It wasn’t often a prophet was sent to encourage and build up God’s people.  But in their newfound independence, delivered by the blood of the covenant, they were lost, and encouragement was exactly what they needed.  They had been free for 16 years and they had accomplished nothing.  Many of them, out of fear, hadn’t even left Cyrus’ Persia.

But in the year 520, that’s what Zechariah and Haggai did.  They empowered the people with God’s Word, and inspired them to return to their homes and rebuild.  And so they did.  And by the year 516 BC, the new temple was complete.  And they celebrated.  They’d been set free.

Zechariah did, however, leave them with a couple other prophesies to remember.  He warned them of people who would come, false christs, who would claim to be their Savior.  But these men would only lead them astray.

And then he told them of the true Christ.  Of the King who would come to them “gentle and riding on a donkey, the colt, the foal of a donkey.”  “He will proclaim peace to the nations.  His rule will extend from sea to sea and from the River to the ends of the earth.”  We celebrated this together on Palm Sunday just about three months ago.

But he also told them about the thirty silver coins and that their shepherd would be struck.  These events came to pass through Judas Iscariot’s betrayal of Christ and then the crucifixion.  The King’s blood was shed.

The peace Zechariah proclaimed to God’s people wasn’t the peace they expected.  After the generations of war, they expected earthly peace, a ceasefire.  But that’s not what we needed.  Instead, God again provided for His people precisely what was needed.  And the blood was shed.

The blood of the covenant, which Jesus calls “the new covenant in My blood,” is again God taking care of His people.  By His blood you are free.  By His blood your transgressions have been forgiven.  By His blood, your sins have been washed away.  By His blood, you have been washed clean.  All of us, and now Emi, are white as snow.  We are clean, we are free.

But in our newfound freedom from sin, we are just like God’s people of old, just like the Founding Fathers of this nation.  We are lost.  If you doubt it, try to read through Paul’s statement again.  It’s tongue tangling!  “What I want to do I do not do, but what I hate I do…for what I do is not the good I want to do; no, the evil I do not want to do—this I keep on doing.”

In our freedom, we’re lost and confused.  We allow ourselves to get caught up in the world and the culture around us.  We believe the lies and we give in to the temptations.  We listen to the false christs who lead us astray.  We seek the comforts of this world rather than rely on the only true source of comfort.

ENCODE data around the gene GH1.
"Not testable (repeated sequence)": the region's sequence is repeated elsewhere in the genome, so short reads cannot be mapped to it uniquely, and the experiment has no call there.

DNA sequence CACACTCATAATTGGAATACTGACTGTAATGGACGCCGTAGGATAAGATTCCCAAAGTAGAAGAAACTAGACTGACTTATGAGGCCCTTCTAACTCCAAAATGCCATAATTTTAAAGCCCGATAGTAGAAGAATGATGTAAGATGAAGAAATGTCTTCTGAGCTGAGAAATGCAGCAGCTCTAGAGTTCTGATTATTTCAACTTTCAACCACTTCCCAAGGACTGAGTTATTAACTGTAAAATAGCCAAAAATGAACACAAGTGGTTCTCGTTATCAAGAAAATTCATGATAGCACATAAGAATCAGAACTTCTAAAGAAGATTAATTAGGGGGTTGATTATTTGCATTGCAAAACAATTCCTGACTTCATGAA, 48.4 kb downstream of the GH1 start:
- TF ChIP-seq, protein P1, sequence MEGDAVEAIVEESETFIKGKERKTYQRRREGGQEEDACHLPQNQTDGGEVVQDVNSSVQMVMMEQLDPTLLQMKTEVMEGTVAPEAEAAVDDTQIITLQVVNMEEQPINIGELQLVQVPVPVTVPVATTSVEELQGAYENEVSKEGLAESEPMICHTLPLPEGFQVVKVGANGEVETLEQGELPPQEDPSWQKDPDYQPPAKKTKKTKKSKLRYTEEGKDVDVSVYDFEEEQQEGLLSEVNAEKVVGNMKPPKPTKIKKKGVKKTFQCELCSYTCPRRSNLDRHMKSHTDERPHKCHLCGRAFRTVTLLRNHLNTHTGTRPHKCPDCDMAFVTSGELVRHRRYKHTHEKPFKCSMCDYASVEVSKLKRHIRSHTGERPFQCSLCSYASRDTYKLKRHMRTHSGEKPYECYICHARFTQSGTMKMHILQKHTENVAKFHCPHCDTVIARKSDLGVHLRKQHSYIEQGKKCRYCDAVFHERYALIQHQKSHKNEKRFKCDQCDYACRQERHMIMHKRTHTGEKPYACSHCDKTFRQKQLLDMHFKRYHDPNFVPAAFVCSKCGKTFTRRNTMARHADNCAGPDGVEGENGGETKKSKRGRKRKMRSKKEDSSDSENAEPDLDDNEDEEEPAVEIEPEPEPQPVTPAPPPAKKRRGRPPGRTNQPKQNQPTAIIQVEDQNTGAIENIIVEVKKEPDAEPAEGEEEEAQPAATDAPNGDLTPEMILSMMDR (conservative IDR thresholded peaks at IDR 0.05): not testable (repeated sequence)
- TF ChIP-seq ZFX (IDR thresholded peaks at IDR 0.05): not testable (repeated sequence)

For this Paul tells us there is another law at work, a war being waged.  He says, “Who will rescue me from this body of death?  Thanks be to God—through Jesus Christ our Lord.”  The peace that was prophesied wasn’t a ceasefire.  The peace that was prophesied was the blood of the Lamb.  That our sin is washed clean.  That we are free.  The peace of God is salvation.

And to help us in the present time, God has provided many gifts for His people.  There’s the gift of baptism, when God calls us His child.  There’s the gift of the Lord’s Supper, where He freely forgives us of our sins.  There’s the gift of the church and this community, where we gather together to be built up and encouraged.  There’s the gift of parents, teachers, pastors, and others who help to raise us in the one true faith.  There’s the gift of God’s holy Word, which continues to strengthen our faith as we read it daily.  God has richly blessed His people.

Zechariah closed his prophetic ministry with one more prophecy.  He foretold the coming day of the Lord.  He told the people that the day would come when “Yahweh will be King over all the earth.  On that day Yahweh will be One and His name One…Jerusalem shall dwell in security.”  When that day comes, we will no longer be lost or confused.  We will see clearly.  We will not only taste the freedom that we have in Christ, but we will enjoy to the fullest.  And it will be cause for celebration and rejoicing.